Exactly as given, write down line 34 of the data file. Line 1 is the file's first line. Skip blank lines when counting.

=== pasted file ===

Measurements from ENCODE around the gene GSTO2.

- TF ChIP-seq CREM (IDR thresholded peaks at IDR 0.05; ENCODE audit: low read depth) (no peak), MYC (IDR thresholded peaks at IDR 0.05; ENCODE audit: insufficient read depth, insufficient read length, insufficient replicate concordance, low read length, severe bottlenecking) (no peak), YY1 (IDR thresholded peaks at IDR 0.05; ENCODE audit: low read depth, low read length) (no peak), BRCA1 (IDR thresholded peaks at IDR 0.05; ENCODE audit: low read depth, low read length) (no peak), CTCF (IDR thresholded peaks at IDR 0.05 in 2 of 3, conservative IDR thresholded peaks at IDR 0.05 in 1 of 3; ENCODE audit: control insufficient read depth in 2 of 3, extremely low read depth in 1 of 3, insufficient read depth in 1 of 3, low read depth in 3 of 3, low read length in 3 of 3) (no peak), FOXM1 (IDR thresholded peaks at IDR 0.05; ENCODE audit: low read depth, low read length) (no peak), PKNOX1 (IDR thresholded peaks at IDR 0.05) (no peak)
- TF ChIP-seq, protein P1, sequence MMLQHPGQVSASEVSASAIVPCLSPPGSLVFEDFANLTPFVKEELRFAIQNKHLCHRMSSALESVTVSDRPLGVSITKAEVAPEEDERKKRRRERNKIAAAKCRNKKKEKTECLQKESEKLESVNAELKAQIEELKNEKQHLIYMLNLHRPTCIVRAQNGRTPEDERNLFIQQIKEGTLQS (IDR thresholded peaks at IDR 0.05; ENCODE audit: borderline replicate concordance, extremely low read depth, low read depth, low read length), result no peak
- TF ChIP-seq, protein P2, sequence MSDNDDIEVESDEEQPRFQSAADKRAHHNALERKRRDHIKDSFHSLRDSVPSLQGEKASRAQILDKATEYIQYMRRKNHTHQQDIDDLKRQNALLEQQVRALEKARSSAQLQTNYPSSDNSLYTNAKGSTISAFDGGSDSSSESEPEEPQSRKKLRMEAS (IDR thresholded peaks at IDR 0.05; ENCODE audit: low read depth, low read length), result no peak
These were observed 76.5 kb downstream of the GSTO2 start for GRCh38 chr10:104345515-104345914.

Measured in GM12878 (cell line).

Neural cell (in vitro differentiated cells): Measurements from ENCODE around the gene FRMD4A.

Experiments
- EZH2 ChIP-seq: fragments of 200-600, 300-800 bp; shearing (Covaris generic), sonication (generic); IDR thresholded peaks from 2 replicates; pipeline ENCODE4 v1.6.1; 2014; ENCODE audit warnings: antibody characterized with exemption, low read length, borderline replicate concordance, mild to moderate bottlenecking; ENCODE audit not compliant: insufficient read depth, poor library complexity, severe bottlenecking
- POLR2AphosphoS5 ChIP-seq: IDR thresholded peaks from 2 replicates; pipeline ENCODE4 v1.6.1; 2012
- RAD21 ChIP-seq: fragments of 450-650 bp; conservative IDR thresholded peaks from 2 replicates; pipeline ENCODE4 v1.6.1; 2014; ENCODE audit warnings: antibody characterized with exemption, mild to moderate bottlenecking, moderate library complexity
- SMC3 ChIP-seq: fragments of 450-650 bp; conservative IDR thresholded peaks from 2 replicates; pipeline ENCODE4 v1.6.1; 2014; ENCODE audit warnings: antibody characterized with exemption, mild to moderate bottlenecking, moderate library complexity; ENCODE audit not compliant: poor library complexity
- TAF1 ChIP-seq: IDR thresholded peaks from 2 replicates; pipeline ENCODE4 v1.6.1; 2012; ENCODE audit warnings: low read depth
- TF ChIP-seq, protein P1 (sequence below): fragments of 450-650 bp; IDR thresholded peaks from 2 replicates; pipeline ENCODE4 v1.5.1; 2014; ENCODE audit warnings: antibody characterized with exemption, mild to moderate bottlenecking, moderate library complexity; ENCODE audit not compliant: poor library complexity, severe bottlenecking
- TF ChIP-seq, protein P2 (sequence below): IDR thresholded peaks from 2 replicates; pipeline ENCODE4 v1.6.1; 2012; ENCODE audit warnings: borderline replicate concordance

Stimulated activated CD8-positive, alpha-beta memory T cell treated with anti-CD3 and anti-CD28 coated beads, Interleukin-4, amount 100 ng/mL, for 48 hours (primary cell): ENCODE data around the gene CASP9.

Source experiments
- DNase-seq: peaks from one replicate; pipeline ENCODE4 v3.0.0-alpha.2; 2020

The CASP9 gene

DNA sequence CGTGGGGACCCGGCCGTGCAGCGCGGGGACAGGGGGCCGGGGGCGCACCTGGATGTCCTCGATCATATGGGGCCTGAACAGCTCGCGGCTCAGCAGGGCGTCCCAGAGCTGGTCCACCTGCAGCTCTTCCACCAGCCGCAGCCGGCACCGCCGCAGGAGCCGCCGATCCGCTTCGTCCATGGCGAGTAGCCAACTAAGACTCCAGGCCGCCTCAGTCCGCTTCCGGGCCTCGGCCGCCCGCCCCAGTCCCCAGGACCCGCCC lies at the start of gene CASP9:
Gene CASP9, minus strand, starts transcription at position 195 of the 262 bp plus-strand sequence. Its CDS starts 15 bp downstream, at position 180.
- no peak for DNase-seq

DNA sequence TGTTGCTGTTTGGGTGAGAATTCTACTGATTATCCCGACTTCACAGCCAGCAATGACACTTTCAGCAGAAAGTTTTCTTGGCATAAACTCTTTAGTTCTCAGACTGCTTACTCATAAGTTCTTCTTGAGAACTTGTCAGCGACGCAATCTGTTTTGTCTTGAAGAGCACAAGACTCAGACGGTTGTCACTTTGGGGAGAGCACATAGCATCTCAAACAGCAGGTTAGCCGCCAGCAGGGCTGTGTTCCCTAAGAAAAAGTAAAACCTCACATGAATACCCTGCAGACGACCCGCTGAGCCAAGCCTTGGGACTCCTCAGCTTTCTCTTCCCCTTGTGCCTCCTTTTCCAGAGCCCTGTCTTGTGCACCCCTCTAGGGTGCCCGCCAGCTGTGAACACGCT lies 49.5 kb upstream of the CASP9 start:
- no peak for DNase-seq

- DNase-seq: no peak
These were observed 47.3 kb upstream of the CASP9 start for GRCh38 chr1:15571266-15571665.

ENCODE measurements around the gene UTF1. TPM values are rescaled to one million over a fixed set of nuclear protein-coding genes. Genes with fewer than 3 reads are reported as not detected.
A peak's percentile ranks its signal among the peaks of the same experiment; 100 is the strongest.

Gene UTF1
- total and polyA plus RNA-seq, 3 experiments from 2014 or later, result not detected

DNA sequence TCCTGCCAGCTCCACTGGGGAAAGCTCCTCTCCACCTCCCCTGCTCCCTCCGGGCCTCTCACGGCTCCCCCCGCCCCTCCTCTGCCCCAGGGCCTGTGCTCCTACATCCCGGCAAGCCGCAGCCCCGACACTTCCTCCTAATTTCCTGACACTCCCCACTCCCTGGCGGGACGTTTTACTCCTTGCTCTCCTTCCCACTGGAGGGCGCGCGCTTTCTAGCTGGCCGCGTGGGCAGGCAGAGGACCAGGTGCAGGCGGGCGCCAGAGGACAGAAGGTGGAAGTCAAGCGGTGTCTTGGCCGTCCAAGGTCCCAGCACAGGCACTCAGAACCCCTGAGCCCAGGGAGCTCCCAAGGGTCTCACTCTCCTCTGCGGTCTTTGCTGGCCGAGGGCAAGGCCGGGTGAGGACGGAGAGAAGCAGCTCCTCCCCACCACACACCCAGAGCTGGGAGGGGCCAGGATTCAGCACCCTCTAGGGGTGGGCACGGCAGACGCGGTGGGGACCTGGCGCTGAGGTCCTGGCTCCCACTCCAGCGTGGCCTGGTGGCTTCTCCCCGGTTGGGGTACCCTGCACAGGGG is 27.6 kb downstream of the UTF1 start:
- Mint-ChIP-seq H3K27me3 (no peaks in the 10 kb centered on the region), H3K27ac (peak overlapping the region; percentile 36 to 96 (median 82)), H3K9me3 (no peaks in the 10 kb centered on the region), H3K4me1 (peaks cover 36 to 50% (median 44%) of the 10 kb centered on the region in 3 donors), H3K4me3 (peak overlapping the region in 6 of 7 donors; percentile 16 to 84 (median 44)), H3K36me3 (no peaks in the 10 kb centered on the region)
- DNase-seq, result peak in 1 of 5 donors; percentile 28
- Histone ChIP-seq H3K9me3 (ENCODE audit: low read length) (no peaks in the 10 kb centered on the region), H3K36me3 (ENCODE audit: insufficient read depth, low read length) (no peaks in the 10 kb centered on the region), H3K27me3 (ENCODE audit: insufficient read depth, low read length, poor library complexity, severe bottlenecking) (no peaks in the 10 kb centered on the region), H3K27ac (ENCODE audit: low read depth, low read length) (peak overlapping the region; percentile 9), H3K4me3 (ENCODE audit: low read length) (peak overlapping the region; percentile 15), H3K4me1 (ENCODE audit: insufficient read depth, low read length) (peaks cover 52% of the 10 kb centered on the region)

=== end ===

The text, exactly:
- Histone ChIP-seq H3K9me3 (ENCODE audit: low read length) (no peaks in the 10 kb centered on the region), H3K36me3 (ENCODE audit: insufficient read depth, low read length) (no peaks in the 10 kb centered on the region), H3K27me3 (ENCODE audit: insufficient read depth, low read length, poor library complexity, severe bottlenecking) (no peaks in the 10 kb centered on the region), H3K27ac (ENCODE audit: low read depth, low read length) (peak overlapping the region; percentile 9), H3K4me3 (ENCODE audit: low read length) (peak overlapping the region; percentile 15), H3K4me1 (ENCODE audit: insufficient read depth, low read length) (peaks cover 52% of the 10 kb centered on the region)